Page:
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Elliptical, gapping, null spellout, silent AUX

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1 Elliptical, gapping, null spellout, silent AUX
3.3-10 3.3 Null Auxiliaries Elliptical, gapping, null spellout, silent AUX

2 (15) He could have helped her, or [she have helped him]
TP PRN T´ she T AUXP could AUX VP have V PRN helped him (18) Have-cliticisation blocked: *He could have … or she’ve helped him.

3 (19) Have-cliticisation
Have can encliticise onto a word W ending in a vowel or diphthong provided that W c-commands have and W is immediately adjacent to have

4 3.4 Null T (21) All finite clauses are TPs headed by an (overt or null) T constituent (23) TP (25) TP PRN T´ PRN T´ He T VP He T VP ? V N Do+Af3SgPr V N enjoys syntax does enjoy syntax enjoyed Af3SgPr enjoys syntax Affix Hopping (Af: Tense Affix) Chomsky (1995): All heads in a syntactic structure are required to play a role in determining the meaning of the overall structure. Cf. perfect have (AUX) vs. causative/experienced have (V) (31) a. They’ve seen a ghost (perfect have) b.*They’ve their car serviced regularly (causative have) c.*They’ve students walk out on them sometimes (experienced have)

5 Null T in infinitive clauses
(33) a. I have never known [Tom criticise anyone] him => Tom has never been known [to criticise anyone] b. A reporter saw [Senator Sleaze leave Benny’s Bunny Bar] => He was seen [to leave B’s B B] (35) ECM verbs TP a. I expect [him to win] N T´ b. I judged [him to be lying] Tom T VP c. They reported [him to be missing] to V PRN d. I believe [him to be innocent] criticise anyone

6 3.6 Null C in finite clauses
(44) We didn’t know [he had resigned] or [that he had been accused of corruption] (49) A: What were you going to ask me? B: a. If you feel like a Coke b. Do you feel like a Coke? c.*If do you feel like a Coke? (50) [I am feeling thirsty], but [should I save my last Coke till later]? (52) Case Condition A pronoun or noun expression is assigned case by the closest case- assigning head which c-commands it A finite C constituent (whether overt or null) assigns nominative case to the subject of its clause under c-command

7 3.7 Null C in infinite clauses
(55) I want [Mary to come to Japan] and [for her to see my parents] (57) obl. for-deletion when immediately follows want a. *More than anything, she wanted for him to apologise b. More than anything, she wanted him to apologise c. She wanted more than anything for him to apologise d. *She wanted more than anything him to apologise (58) a. What she wanted was for him to apologise b.*What she wanted was him to apologise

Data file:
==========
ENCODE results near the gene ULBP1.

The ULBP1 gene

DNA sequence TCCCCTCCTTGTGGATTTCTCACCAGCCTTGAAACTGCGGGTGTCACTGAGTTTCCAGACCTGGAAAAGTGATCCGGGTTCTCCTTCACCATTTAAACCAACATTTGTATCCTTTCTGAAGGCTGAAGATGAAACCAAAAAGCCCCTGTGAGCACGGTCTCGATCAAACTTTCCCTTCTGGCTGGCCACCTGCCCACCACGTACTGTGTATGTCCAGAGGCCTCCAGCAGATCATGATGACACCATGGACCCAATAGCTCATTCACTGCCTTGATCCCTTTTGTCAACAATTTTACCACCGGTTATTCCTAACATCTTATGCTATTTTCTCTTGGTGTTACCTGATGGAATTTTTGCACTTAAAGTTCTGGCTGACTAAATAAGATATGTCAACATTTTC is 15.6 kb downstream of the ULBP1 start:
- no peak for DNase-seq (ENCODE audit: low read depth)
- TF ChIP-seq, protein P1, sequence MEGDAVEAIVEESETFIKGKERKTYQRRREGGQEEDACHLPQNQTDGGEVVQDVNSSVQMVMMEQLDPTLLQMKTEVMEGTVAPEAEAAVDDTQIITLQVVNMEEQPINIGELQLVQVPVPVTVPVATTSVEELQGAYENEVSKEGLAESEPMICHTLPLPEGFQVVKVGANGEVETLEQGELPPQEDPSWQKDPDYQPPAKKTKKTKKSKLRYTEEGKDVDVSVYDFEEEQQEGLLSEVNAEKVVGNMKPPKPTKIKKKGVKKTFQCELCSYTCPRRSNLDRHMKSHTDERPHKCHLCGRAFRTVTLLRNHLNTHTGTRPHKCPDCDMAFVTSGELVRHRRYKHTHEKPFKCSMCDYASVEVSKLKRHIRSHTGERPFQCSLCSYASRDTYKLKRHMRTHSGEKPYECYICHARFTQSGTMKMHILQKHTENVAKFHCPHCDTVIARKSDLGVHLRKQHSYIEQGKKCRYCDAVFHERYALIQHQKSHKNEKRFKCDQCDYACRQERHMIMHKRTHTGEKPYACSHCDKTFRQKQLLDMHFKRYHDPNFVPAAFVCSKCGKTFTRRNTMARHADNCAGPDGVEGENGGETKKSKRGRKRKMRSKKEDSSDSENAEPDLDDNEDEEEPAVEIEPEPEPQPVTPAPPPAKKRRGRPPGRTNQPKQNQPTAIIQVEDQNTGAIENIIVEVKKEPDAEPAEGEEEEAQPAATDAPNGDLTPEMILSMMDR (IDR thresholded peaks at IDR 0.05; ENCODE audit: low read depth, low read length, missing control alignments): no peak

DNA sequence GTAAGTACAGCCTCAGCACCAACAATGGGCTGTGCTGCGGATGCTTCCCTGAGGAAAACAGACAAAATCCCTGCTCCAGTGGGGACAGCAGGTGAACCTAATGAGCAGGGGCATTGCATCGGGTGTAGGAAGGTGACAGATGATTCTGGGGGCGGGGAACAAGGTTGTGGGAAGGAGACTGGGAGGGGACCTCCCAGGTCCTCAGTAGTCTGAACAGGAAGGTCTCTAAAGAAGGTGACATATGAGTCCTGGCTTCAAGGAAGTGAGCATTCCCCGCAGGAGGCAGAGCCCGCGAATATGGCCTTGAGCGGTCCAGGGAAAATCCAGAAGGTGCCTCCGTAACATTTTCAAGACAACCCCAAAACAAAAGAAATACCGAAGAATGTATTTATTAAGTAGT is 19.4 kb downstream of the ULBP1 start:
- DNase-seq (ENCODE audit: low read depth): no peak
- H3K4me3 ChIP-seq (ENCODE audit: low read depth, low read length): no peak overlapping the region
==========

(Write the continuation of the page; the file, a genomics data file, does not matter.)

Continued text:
8 3.8 Defective clauses ECM verbs
(67) *We didn’t intend [you to hurt him] or [for him to hurt you] (70) a. He is believed to hurt you b. You weren’t intended to hurt him (72) Impenetrability Condition A constituent in the domain of (i.e. c-commanded by) a complementiser is impenetrable to (and so cannot be attracted by) a higher head c-commanding the complementiser (73)*[CP [C Ø] [TP You [Tweren’t] intended [CP [Cfor] [TP you [Tto] hurt anyone]]]] x (PIC)

9 3.9 Null determiners and quantifiers
(81) a DP b DP c DP D N D N D N we linguists you linguists Ø linguists (82) a. Eggs and many dairy products cause cholesterol b. I’d like toast and some coffee please QP Q N Ø eggs toast

10 Longobardi (2005) ‘Toward a Unified Grammar of Reference’
Italian bare arguments are in fact DPs with a null D DP D NP ∂ potatoes ∂ : phonologically null N-to-D raising: obligatory for PNs (proper nouns), impossible for BNs (bare nouns)

11 Determinerless arguments
(1) PNs(proper names): (2) BNs(bare nouns): to denote a definite, specific entity mass or plural head nouns (Kripke 1980) Ho incontrato Maria/te a. Bevo sempre vino 'I met Maria/you.' 'I always drink wine.‘ b. Ho mangiato patate 'I ate potatoes.'

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